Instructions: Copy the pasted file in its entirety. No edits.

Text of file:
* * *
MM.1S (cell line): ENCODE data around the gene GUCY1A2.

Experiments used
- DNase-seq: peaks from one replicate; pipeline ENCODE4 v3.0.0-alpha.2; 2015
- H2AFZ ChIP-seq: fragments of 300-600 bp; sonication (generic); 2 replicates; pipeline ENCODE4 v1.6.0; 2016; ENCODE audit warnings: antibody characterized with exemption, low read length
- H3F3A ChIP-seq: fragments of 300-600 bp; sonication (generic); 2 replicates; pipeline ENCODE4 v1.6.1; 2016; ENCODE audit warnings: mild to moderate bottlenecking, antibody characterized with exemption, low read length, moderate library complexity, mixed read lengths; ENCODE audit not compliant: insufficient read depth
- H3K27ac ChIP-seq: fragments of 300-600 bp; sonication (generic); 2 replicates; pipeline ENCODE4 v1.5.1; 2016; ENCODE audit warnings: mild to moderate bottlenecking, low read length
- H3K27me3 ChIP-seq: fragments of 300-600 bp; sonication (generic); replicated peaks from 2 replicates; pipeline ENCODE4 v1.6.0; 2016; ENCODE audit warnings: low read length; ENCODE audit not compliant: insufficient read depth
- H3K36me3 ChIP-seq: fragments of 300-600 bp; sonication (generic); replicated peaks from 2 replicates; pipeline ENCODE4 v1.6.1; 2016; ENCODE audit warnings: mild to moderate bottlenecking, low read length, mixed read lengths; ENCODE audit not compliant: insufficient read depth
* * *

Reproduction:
MM.1S (cell line): ENCODE data around the gene GUCY1A2.

Experiments used
- DNase-seq: peaks from one replicate; pipeline ENCODE4 v3.0.0-alpha.2; 2015
- H2AFZ ChIP-seq: fragments of 300-600 bp; sonication (generic); 2 replicates; pipeline ENCODE4 v1.6.0; 2016; ENCODE audit warnings: antibody characterized with exemption, low read length
- H3F3A ChIP-seq: fragments of 300-600 bp; sonication (generic); 2 replicates; pipeline ENCODE4 v1.6.1; 2016; ENCODE audit warnings: mild to moderate bottlenecking, antibody characterized with exemption, low read length, moderate library complexity, mixed read lengths; ENCODE audit not compliant: insufficient read depth
- H3K27ac ChIP-seq: fragments of 300-600 bp; sonication (generic); 2 replicates; pipeline ENCODE4 v1.5.1; 2016; ENCODE audit warnings: mild to moderate bottlenecking, low read length
- H3K27me3 ChIP-seq: fragments of 300-600 bp; sonication (generic); replicated peaks from 2 replicates; pipeline ENCODE4 v1.6.0; 2016; ENCODE audit warnings: low read length; ENCODE audit not compliant: insufficient read depth
- H3K36me3 ChIP-seq: fragments of 300-600 bp; sonication (generic); replicated peaks from 2 replicates; pipeline ENCODE4 v1.6.1; 2016; ENCODE audit warnings: mild to moderate bottlenecking, low read length, mixed read lengths; ENCODE audit not compliant: insufficient read depth